Saturday, November 16, 2019

Watching The Mandalorian

Two episodes of The Mandalorian have been released since Disney+ premiered a few days ago. Tonight I decided to bite the bullet and do the free trial, if only so I can see the show for myself rather than hear everyone else talk about it.

First: some Spoilers ahead! I suggest you go watch at  least the first two episodes yourself. If you are not sure it's for you, here's my suggested criteria for taking the time to do so; any one of these will do:

1. You like Star Wars, and have also enjoyed the expanded content beyond just the films;

2. You always thought Boba Fett specifically was a loser but the concept of the Mandalorians deserved more development;

3. Or you played a lot of Star Wars RPGs in the past and always wondered what those would look like on the big screen.

Really though, just enjoying SF on TV is a sufficient criteria. Also, SF with a nice budget.

...Anyway, minor spoilers ahead! A few, I will try not to do much (some reviews I have read don't even do the courtesy of not explaining they are about to broadcast the entire plot, including a huge reveal that I feel is much better experienced in viewing than my telling you what it is).

Right off the bat, my gut impression after the first two episodes is, "It's Lone Wolf and Cub, but with Star Wars trappings." I also liked that it leaned hard into a strong "space western" thematic; you will get shades of classic spaghetti westerns out of this series as well as throwbacks to classic ronin-themed samurai films. I won't explain why, but you will see.

The two shows break with some Star Wars conventions. No classic music; no screen crawl at the start. Fine with me. It does not always break with "Star Wars-isms" though, and some of them are a bit annoying. An example: the Mandalorian approaches a door for a secretive bounty, and is greeted by a robotic eyestalk, just like in Return of the Jedi. This scene is here because of that callback; it doesn't mesh well with the "lore I remember" which raises questions about why a creature I vaguely recall as being some sort of cyborg monk in Jabba's palace would also be on this other unrelated planet. But....the fact that the old Expanded Universe is no longer canon also means perhaps that the robot eyestalk deal is really just a "door answering service" in the outer rim, maybe?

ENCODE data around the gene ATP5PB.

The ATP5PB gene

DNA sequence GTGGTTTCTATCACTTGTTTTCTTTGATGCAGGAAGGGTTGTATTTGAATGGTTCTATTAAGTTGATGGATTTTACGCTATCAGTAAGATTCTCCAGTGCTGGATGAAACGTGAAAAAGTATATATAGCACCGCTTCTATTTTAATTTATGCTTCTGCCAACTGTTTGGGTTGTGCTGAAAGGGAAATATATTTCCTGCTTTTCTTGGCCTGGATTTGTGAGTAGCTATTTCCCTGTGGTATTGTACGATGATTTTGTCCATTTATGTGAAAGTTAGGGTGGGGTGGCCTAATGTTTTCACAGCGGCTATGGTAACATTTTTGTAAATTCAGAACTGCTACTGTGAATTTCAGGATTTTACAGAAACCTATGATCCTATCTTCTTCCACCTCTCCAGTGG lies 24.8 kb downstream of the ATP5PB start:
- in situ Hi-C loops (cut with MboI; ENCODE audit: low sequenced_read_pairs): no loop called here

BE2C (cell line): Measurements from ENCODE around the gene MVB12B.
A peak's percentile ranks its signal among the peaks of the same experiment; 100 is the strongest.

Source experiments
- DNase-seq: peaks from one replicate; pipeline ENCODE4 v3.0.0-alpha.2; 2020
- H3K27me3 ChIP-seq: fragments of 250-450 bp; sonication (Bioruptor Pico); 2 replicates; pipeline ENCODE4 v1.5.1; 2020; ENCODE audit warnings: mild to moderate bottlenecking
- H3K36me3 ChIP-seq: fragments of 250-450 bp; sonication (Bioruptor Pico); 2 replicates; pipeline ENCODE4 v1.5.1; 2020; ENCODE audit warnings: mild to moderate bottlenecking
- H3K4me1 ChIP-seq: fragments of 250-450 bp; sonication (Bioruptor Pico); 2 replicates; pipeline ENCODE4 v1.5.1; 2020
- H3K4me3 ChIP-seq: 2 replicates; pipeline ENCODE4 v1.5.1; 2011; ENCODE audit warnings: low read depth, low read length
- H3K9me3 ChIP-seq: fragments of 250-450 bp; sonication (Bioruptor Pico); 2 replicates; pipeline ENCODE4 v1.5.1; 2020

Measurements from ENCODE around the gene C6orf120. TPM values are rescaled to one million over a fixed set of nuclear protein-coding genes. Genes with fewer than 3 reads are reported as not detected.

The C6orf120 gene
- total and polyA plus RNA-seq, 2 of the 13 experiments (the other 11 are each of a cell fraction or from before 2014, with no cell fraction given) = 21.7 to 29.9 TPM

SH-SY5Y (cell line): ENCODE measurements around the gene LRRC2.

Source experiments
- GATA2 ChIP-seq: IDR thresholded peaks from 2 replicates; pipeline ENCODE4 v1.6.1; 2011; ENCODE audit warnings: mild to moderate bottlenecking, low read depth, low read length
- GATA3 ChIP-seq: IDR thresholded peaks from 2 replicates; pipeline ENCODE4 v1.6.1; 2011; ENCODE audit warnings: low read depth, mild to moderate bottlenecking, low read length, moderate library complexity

These Star Wars-isms are more annoying in the first episode, but they start to diverge quickly enough as the plot and setting start to take better hold. The events in the series are post-Empire, so take place some time after the Return of the Jedi. The locations all appear to be in a very lawless Outer Rim, and The Mandalorian dives in short order into some serious world building that thoroughly takes advantage of the "show, don't tell" approach. This pays off exceedingly well.

Throughout watching episodes one and two I quickly got in to it for being it's own thing; sure, it's Star Wars, and I sort of feel like I'm watching Star Wars because it keeps throwing things at me on screen that are reminding me its Star Wars....but it's also very much its own style of film, exploring a new niche in the Galaxy Far, Far, Away that we have sort of wanted to see on film for a long time now, but really only seen in books. Arguably it does a better job of this than Rogue One or Solo, both of which tested the waters but maybe were also too timid to really try and expand the idea of what a Star Wars tale could be.

Well, I didn't want to pay for another service....but I'm hooked. If this is indicative of the average quality of what Disney has lined up, I guess it will make for a fun ride.

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